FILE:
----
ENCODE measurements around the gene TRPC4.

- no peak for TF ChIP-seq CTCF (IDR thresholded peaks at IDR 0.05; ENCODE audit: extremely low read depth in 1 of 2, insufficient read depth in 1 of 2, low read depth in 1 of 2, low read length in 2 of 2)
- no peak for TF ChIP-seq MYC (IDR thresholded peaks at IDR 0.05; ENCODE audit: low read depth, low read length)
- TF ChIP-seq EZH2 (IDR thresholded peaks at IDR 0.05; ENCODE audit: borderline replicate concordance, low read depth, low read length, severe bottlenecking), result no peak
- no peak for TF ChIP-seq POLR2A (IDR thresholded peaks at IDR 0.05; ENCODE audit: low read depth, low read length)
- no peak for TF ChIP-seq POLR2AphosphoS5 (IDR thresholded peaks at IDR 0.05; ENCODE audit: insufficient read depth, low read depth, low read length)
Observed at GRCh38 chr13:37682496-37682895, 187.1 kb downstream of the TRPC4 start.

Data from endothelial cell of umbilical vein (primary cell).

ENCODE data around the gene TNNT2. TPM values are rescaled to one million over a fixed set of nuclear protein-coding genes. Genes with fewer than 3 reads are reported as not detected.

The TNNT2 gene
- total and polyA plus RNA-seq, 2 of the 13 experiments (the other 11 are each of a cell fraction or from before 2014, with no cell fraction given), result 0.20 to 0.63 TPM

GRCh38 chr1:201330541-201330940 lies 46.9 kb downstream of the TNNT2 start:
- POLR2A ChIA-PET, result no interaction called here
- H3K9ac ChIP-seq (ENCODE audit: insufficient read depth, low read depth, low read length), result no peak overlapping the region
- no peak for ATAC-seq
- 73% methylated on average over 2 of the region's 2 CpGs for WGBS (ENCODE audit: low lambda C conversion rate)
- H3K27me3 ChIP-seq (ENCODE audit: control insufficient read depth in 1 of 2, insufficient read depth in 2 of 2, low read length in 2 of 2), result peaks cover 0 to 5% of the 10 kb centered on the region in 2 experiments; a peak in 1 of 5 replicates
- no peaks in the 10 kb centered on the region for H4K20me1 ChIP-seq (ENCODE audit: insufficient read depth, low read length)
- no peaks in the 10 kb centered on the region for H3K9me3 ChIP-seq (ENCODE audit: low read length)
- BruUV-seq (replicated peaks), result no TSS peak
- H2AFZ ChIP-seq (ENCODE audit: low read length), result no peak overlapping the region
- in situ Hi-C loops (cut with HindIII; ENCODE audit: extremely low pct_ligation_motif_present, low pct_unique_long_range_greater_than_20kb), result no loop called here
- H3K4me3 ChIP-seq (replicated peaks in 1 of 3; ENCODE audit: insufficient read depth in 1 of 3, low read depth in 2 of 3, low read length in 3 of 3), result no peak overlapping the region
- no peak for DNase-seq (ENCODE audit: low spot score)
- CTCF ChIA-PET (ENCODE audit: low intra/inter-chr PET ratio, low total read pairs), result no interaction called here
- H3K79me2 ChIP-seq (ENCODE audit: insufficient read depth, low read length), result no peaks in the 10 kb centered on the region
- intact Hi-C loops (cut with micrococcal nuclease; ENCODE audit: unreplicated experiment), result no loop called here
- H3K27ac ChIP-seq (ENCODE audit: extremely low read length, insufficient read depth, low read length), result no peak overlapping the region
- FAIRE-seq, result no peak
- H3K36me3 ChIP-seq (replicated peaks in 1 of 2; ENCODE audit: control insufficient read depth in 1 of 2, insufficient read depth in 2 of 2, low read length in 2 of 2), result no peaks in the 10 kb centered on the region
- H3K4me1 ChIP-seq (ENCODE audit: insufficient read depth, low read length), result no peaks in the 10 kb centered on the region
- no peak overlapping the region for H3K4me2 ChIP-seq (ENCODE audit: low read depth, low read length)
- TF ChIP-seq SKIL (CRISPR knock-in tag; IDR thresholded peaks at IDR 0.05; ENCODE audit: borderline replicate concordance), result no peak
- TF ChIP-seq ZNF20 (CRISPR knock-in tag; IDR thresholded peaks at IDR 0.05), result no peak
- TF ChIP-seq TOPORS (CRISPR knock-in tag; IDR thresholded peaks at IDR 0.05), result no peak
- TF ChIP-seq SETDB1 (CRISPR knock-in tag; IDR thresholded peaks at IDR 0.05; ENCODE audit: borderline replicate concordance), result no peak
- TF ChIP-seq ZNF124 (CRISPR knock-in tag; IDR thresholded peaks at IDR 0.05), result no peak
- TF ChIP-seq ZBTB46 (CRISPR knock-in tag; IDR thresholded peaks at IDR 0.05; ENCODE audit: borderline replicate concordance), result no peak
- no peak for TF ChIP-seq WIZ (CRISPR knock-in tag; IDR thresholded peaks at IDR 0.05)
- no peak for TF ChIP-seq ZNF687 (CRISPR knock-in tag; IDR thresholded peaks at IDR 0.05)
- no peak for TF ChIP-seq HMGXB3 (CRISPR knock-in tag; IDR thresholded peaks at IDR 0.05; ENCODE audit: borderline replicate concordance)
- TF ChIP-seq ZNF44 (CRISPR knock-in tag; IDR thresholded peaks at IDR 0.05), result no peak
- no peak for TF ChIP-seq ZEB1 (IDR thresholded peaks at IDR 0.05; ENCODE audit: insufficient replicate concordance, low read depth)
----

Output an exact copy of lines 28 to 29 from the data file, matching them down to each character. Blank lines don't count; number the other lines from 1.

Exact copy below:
- H3K27ac ChIP-seq (ENCODE audit: extremely low read length, insufficient read depth, low read length), result no peak overlapping the region
- FAIRE-seq, result no peak